INTERESTING and important as the primitive Devonian land-plants are, the co-existence of other types must not be overlooked. Many of these are so imperfectly known that their affinities are still quite uncertain; some of them are so puzzling that they do not seem to fit into any of the main groups of the vegetable kingdom. Thus there are certain large stem fragments, sometimes three feet in diameter and apparently showing rings of growth, which are found in Upper Silurian and Devonian beds of Europe and America; they were first called Prototaxites, from a supposed relationship to the ancestors of the yew, but this view was soon discarded.

The loosely interwoven tubular tissue of which the fossil is composed is rather like that of some living brown alga?

(such as the large Antarctic Lessonia), and for long Prototaxites was accepted, though rather doubtfully, as a colossal fossil seaweed. When, later on, the supposed seaweed was found definitely associated with land-plants the question of its nature had to be reconsidered, and there was even a suggestion that it might be a fungus. But nothing has yet been found to connect the chunks of petrified ‘stem ‘(as they are still presumed to be) with any leaves or other appendages, nor with any reproductive organs, and Prototaxites remains, in the words of W. II. Lang, ‘one of the most remarkable and puzzling extinct plants.’

The dominant plants in the age of the early land-floras were lowly types of vascular plants, mostly belonging to groups which are now extinct. However, as D. H. Scott has put it, ‘that each new type arose much earlier than its full manifestation is obvious, and there is often direct evidence of precursors in an age previous to the transformation of the flora.’ One of these precursors in the Middle Devonian, discovered long ago by Hugh Miller, author of The Old Red Sandstone and The Testimony of the Rocks, was a stem with its internal structure preserved which Miller regarded as an undoubted cone-bearing tree. Whether it really belongs to the group of Gymnosperms (which includes the conifers) is uncertain, but the elaboration of its structure indicates a higher type of organisation than the primitive Middle Devonian plants of Rhynie. Looked at from the present, it may well have belonged to an archaic group; three hundred and fifty million years ago it was perhaps a forerunner of the flora which in Upper Devonian times was to extinguish most of the primitive land-plants and usher in a new era.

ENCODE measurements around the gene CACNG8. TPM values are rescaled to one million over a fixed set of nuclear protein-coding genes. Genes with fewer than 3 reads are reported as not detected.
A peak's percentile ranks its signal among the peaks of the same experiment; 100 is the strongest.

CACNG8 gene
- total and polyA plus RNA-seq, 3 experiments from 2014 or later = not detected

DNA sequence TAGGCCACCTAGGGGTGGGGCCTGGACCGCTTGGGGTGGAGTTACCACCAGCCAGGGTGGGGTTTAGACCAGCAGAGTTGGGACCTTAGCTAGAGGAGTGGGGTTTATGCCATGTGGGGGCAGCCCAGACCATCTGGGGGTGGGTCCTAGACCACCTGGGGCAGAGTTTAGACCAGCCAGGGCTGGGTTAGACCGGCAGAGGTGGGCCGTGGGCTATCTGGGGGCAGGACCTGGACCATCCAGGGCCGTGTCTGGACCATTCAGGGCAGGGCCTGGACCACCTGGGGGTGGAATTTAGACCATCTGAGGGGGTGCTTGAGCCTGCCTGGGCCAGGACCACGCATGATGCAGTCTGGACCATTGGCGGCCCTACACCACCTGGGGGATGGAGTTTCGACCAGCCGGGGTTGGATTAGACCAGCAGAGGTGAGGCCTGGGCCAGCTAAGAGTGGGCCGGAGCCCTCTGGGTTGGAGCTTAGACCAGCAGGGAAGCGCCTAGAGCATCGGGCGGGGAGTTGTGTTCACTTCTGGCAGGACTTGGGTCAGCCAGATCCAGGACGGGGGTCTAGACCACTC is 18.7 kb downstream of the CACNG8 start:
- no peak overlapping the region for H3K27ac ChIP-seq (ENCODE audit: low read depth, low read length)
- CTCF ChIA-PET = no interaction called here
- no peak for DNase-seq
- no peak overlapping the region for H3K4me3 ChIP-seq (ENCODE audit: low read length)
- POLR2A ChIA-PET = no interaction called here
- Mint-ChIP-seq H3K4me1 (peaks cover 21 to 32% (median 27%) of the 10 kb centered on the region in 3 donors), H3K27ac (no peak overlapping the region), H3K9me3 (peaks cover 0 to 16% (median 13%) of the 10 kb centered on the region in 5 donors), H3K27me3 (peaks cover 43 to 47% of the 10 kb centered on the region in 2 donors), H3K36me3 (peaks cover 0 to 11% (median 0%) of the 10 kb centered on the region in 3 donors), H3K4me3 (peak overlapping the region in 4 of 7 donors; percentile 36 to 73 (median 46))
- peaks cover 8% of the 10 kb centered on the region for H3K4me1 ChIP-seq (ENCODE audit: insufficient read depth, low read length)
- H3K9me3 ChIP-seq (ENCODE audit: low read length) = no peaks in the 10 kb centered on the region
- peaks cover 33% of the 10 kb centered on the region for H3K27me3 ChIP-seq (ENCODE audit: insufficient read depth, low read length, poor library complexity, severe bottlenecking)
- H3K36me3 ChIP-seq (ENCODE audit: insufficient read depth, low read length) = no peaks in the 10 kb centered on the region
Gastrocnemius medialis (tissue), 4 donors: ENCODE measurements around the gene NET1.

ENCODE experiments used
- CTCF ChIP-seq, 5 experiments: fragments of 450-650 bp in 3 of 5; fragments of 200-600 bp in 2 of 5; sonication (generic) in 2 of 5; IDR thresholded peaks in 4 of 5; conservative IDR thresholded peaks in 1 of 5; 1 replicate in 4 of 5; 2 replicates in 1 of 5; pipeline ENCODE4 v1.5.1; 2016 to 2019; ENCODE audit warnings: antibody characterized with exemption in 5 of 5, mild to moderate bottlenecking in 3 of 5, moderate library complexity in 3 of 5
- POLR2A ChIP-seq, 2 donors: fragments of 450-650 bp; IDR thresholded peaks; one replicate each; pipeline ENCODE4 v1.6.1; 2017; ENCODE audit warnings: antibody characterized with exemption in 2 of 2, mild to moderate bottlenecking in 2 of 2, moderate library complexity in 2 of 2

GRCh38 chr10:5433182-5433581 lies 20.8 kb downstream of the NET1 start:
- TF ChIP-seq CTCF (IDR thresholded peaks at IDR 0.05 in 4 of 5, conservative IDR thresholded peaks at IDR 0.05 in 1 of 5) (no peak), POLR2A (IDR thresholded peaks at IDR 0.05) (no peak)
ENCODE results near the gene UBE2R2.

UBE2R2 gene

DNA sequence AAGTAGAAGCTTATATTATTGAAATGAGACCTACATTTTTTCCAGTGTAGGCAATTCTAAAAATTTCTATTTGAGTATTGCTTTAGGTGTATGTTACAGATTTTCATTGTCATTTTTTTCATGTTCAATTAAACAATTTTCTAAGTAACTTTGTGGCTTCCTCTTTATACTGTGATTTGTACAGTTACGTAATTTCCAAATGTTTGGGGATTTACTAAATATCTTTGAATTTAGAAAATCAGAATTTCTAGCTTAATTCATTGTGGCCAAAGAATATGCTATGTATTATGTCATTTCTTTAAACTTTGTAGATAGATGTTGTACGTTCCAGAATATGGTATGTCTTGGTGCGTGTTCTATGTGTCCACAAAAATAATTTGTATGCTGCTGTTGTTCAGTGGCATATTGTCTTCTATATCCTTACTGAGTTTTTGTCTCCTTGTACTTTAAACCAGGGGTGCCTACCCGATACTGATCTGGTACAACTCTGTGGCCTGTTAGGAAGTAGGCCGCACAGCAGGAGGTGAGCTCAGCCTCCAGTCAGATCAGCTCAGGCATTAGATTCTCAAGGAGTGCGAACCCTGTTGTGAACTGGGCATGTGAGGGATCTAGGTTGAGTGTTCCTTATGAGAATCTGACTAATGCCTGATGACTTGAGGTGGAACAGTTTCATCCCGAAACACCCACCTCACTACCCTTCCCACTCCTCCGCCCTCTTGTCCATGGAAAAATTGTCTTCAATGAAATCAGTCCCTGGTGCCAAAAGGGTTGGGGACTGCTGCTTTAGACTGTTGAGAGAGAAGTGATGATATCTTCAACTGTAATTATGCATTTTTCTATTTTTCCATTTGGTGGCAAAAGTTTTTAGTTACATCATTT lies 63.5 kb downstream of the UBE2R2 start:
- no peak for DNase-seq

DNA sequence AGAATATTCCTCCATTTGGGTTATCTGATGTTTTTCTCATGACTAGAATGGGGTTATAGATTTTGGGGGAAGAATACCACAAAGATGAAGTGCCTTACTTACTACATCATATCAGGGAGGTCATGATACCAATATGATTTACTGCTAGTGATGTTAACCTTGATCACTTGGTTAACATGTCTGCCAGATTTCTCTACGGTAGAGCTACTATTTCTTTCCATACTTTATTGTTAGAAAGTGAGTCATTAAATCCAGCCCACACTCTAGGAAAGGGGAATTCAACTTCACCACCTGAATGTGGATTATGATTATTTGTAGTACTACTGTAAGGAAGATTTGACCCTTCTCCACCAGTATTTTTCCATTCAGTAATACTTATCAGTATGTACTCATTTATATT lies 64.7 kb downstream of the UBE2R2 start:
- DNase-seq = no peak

The Middle Devonian beds of Germany have yielded a series of plants, including stems anatomically resembling the one found by Hugh Miller, which also suggest that the vegetation was very far advanced and diversified compared with the earlier land-flora. Again, however, there is no definite evidence of seed-plants, but there are leafy and woody plants of various kinds, some with small leaves and some with compound fronds which suggest an approach to the fern type. Some have obscurely pointed stems and whorled leaves, with fructifications in loose spikes or cones; these may be the forerunners of that group of fern-allies (or pteridophytes) which to-day is represented only by the horse-tails.

There is abundant scope for the fossil-collector in exploring

the plant-bearing beds of the Old Red Sandstone in Scotland and the Welsh borders; new discoveries of high botanical importance undoubtedly await the student in these rocks.

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